CRUSIN' Maxx Cabello performs October 13 at the Blank Club.
Trying to pin down Maxx Cabello Jr.’s sound is no easy task. Even he can’t do it. So when he decided to start working recently on his album Love and War, he saw no other way to capture all his different styles than to make a double album with 32 songs.
“I know it seems crazy, but I have so much music,” says Cabello, who performs at the Blank Club on October 13. “I want to give somebody an album that they’re going to have at least one song on it that they’ll really love. It gives everyone an option, whether you like blues, rock & roll, soul, Latin music or a hip-hop feel. I want everyone to feel my music.”
The album is tentatively scheduled to come out next March. As the title suggests, it will showcase his tender love songs, as well as the heavier, darker material.
In order to complete the weighty task of producing a double album, Cabello has been recording a little bit at a time. When one song is ready, he’ll take it up to Fantasy Studios in Berkeley and record it from start to finish. In some cases—like with the Curtis Mayfield-inspired soul song “My Love”—not only has he finished the track, he’s already made a video and released it on YouTube.
This pace of recording will not only give each song a distinct texture, it will also allow him to put his all into each song, he says.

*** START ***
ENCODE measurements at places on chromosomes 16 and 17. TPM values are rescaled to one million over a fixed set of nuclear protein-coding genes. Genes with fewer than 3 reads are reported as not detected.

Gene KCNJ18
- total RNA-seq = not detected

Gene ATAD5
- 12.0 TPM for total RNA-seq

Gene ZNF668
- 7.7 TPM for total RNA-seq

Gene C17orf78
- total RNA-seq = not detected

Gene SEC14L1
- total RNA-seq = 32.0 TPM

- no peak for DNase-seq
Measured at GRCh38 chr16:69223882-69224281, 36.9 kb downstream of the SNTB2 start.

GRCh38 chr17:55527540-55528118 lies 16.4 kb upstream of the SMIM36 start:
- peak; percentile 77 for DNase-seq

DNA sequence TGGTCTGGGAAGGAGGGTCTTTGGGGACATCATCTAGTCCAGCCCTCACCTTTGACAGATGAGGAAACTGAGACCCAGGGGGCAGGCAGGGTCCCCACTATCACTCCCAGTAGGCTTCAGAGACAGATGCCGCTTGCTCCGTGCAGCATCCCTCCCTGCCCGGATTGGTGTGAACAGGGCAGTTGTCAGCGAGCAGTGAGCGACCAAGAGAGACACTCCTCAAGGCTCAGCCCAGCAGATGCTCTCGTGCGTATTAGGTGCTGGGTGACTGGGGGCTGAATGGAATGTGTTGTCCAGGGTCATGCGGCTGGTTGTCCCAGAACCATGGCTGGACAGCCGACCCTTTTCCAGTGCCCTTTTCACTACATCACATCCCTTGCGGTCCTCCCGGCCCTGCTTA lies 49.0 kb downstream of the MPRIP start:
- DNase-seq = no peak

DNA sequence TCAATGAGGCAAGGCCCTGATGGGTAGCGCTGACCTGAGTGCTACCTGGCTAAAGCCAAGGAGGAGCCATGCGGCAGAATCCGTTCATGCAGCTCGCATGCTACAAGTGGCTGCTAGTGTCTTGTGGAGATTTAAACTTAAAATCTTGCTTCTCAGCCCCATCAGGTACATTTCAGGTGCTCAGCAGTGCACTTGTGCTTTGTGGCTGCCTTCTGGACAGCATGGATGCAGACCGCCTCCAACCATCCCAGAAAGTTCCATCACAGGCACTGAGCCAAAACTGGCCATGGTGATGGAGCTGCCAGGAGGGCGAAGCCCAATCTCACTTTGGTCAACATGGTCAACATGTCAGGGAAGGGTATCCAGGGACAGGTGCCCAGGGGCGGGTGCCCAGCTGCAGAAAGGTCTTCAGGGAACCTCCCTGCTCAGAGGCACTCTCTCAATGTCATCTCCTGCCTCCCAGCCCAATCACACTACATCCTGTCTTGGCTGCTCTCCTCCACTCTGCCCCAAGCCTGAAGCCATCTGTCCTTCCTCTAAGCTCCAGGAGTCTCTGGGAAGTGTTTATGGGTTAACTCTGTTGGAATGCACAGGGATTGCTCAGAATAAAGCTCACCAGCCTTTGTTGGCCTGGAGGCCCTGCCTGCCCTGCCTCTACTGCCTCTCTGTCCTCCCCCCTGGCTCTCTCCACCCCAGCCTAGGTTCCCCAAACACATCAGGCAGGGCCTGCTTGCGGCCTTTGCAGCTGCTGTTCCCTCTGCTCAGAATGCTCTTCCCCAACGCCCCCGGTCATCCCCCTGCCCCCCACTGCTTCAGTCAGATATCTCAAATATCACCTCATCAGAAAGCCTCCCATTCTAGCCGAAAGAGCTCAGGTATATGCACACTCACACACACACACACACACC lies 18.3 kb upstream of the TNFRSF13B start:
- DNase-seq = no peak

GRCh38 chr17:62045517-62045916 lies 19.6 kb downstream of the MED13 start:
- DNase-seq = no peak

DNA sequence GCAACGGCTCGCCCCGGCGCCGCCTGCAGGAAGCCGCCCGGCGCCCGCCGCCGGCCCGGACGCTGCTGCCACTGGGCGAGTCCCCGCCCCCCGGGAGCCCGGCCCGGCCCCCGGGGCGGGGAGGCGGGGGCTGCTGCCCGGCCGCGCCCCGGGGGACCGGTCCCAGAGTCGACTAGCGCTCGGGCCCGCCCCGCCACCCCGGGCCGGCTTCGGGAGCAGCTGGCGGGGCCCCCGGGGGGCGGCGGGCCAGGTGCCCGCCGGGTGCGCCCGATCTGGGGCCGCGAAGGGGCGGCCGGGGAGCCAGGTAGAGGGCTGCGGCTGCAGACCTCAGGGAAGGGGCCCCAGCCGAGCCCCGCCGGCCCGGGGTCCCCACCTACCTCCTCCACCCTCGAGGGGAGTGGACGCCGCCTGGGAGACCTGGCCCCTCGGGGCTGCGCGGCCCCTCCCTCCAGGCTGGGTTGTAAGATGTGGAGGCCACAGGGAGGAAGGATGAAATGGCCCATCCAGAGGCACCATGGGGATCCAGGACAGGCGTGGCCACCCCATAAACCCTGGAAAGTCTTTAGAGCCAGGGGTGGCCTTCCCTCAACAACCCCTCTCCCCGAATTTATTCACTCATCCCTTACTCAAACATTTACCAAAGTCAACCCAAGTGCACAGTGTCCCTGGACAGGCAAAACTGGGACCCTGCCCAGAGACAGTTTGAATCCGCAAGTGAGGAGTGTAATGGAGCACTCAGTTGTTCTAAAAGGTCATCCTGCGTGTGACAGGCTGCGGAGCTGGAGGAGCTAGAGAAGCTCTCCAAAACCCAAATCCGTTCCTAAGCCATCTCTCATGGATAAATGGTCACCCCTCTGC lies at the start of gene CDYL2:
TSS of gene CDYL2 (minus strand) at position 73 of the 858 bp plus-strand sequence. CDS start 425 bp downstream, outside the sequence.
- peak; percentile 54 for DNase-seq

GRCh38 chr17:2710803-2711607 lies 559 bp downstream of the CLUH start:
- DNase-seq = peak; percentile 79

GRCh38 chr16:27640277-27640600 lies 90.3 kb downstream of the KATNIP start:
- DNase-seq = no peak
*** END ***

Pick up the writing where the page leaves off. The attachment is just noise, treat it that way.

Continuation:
“If you pull all your creativity out at once, it gets watered down,” Cabello says. “When you let it flow naturally, it’s so much more beautiful. It gives it a chance to breath. You know when a song is done when it’s perfect to you. That’s how long it takes.”
Despite all the different styles of music Cabello play—Santana Latin rock, Chuck Berry rock & roll, 1970s classic sou—it all comes back to the blues. The raw emotion in the blues spoke to him the first time he heard it, which was back in high school. His neighbor (and mentor) Jerry Rubalcaba introduced the genre via a mixtape of blues classics. From then on, the blues would shape how Cabello approaches music.
“The blues is so simple, but it’s really cool and deep,” he says. “You cannot imitate the blues if you ain’t got that soul. It gave me the foundation I needed for music.”
Cabello’s connection to the blues probably explains why, despite his young age, he often gets labeled an “old soul.” The music he loves tends to go back to the pre-digital era, back when early rock and soul were all done with live bands, and audiences expected raw, honest, energetic performances.